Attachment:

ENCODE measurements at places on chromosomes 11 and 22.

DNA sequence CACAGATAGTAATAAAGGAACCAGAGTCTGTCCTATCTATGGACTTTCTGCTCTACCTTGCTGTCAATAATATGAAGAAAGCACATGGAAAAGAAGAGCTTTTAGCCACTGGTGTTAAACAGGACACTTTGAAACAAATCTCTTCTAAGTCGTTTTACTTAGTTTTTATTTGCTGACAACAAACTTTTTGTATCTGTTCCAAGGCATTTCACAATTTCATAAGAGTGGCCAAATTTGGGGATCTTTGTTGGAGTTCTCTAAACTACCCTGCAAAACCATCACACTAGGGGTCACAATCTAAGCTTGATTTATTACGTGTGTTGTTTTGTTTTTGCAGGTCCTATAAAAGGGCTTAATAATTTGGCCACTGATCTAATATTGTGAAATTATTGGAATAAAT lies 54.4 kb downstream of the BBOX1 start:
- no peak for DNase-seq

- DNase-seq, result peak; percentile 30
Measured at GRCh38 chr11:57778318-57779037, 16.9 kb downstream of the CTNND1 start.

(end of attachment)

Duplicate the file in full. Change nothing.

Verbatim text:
ENCODE measurements at places on chromosomes 11 and 22.

DNA sequence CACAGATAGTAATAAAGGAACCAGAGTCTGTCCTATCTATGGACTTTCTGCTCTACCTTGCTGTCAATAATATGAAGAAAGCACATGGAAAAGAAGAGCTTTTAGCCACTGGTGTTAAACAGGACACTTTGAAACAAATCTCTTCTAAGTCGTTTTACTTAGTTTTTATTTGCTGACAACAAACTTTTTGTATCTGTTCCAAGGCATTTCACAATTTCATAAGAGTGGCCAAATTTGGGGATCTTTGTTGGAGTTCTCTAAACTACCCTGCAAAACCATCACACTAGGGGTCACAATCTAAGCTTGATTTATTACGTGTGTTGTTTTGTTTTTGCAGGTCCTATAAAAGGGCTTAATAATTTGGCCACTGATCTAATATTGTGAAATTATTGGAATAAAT lies 54.4 kb downstream of the BBOX1 start:
- no peak for DNase-seq

- DNase-seq, result peak; percentile 30
Measured at GRCh38 chr11:57778318-57779037, 16.9 kb downstream of the CTNND1 start.